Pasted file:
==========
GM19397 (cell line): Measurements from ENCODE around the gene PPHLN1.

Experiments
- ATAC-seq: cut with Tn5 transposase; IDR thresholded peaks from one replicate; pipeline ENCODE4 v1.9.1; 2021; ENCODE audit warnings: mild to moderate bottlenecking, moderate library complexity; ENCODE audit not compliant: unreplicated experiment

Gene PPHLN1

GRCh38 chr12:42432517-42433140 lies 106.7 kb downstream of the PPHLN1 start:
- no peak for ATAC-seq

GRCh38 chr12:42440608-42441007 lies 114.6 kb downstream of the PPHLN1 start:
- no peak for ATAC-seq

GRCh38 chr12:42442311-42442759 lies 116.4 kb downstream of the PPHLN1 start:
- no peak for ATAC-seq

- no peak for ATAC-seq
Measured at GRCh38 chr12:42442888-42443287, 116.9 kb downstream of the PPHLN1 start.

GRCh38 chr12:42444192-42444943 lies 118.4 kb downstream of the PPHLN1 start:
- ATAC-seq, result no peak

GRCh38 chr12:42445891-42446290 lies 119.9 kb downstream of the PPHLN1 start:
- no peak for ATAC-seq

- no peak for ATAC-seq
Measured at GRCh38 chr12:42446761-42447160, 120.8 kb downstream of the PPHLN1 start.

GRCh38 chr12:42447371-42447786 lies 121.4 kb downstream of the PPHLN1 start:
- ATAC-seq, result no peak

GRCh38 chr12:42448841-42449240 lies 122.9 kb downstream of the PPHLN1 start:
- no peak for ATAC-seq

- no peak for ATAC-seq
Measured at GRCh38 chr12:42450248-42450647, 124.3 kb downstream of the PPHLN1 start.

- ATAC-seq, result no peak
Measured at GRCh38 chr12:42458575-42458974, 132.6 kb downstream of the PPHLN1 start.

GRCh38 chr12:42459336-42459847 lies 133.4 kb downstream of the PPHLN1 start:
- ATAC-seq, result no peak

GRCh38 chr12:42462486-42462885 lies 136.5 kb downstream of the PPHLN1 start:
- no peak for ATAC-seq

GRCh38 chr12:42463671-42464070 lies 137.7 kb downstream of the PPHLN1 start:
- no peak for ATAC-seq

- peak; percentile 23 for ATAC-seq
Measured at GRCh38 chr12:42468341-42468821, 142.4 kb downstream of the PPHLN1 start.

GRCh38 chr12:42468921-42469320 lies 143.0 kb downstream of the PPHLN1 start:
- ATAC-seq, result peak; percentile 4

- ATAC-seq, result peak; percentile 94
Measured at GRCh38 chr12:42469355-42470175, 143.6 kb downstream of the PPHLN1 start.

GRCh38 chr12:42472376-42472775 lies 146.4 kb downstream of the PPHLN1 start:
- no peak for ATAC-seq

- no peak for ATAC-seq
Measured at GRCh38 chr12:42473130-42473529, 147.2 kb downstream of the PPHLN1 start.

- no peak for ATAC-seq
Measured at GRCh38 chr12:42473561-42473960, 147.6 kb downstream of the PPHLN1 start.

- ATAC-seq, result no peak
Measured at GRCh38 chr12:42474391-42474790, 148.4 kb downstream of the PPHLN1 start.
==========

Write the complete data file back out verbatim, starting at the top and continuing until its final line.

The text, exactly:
GM19397 (cell line): Measurements from ENCODE around the gene PPHLN1.

Experiments
- ATAC-seq: cut with Tn5 transposase; IDR thresholded peaks from one replicate; pipeline ENCODE4 v1.9.1; 2021; ENCODE audit warnings: mild to moderate bottlenecking, moderate library complexity; ENCODE audit not compliant: unreplicated experiment

Gene PPHLN1

GRCh38 chr12:42432517-42433140 lies 106.7 kb downstream of the PPHLN1 start:
- no peak for ATAC-seq

GRCh38 chr12:42440608-42441007 lies 114.6 kb downstream of the PPHLN1 start:
- no peak for ATAC-seq

GRCh38 chr12:42442311-42442759 lies 116.4 kb downstream of the PPHLN1 start:
- no peak for ATAC-seq

- no peak for ATAC-seq
Measured at GRCh38 chr12:42442888-42443287, 116.9 kb downstream of the PPHLN1 start.

GRCh38 chr12:42444192-42444943 lies 118.4 kb downstream of the PPHLN1 start:
- ATAC-seq, result no peak

GRCh38 chr12:42445891-42446290 lies 119.9 kb downstream of the PPHLN1 start:
- no peak for ATAC-seq

- no peak for ATAC-seq
Measured at GRCh38 chr12:42446761-42447160, 120.8 kb downstream of the PPHLN1 start.

GRCh38 chr12:42447371-42447786 lies 121.4 kb downstream of the PPHLN1 start:
- ATAC-seq, result no peak

GRCh38 chr12:42448841-42449240 lies 122.9 kb downstream of the PPHLN1 start:
- no peak for ATAC-seq

- no peak for ATAC-seq
Measured at GRCh38 chr12:42450248-42450647, 124.3 kb downstream of the PPHLN1 start.

- ATAC-seq, result no peak
Measured at GRCh38 chr12:42458575-42458974, 132.6 kb downstream of the PPHLN1 start.

GRCh38 chr12:42459336-42459847 lies 133.4 kb downstream of the PPHLN1 start:
- ATAC-seq, result no peak

GRCh38 chr12:42462486-42462885 lies 136.5 kb downstream of the PPHLN1 start:
- no peak for ATAC-seq

GRCh38 chr12:42463671-42464070 lies 137.7 kb downstream of the PPHLN1 start:
- no peak for ATAC-seq

- peak; percentile 23 for ATAC-seq
Measured at GRCh38 chr12:42468341-42468821, 142.4 kb downstream of the PPHLN1 start.

GRCh38 chr12:42468921-42469320 lies 143.0 kb downstream of the PPHLN1 start:
- ATAC-seq, result peak; percentile 4

- ATAC-seq, result peak; percentile 94
Measured at GRCh38 chr12:42469355-42470175, 143.6 kb downstream of the PPHLN1 start.

GRCh38 chr12:42472376-42472775 lies 146.4 kb downstream of the PPHLN1 start:
- no peak for ATAC-seq

- no peak for ATAC-seq
Measured at GRCh38 chr12:42473130-42473529, 147.2 kb downstream of the PPHLN1 start.

- no peak for ATAC-seq
Measured at GRCh38 chr12:42473561-42473960, 147.6 kb downstream of the PPHLN1 start.

- ATAC-seq, result no peak
Measured at GRCh38 chr12:42474391-42474790, 148.4 kb downstream of the PPHLN1 start.